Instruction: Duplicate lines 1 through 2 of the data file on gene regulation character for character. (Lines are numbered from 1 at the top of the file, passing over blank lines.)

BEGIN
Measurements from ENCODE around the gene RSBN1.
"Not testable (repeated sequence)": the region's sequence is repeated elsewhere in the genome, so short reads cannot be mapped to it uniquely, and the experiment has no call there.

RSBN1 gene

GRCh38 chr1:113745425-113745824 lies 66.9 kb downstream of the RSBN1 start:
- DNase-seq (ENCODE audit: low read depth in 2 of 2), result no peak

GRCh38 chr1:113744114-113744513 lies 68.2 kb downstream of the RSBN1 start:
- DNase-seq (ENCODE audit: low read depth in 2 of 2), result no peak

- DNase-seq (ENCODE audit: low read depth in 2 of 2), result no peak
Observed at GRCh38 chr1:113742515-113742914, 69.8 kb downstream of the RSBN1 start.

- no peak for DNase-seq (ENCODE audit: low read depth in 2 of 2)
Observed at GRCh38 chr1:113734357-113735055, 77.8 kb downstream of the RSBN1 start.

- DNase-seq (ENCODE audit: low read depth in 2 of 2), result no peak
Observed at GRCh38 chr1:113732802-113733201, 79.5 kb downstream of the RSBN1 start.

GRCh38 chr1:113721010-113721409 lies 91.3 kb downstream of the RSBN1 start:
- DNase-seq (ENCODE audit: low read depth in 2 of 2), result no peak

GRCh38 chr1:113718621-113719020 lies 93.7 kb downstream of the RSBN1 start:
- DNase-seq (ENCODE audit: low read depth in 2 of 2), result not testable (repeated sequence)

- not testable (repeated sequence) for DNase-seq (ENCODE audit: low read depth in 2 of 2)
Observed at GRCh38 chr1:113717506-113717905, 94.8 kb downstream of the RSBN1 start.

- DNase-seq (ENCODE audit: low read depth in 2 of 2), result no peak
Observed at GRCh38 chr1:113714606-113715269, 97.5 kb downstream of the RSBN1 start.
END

Measurements from ENCODE around the gene RSBN1.
"Not testable (repeated sequence)": the region's sequence is repeated elsewhere in the genome, so short reads cannot be mapped to it uniquely, and the experiment has no call there.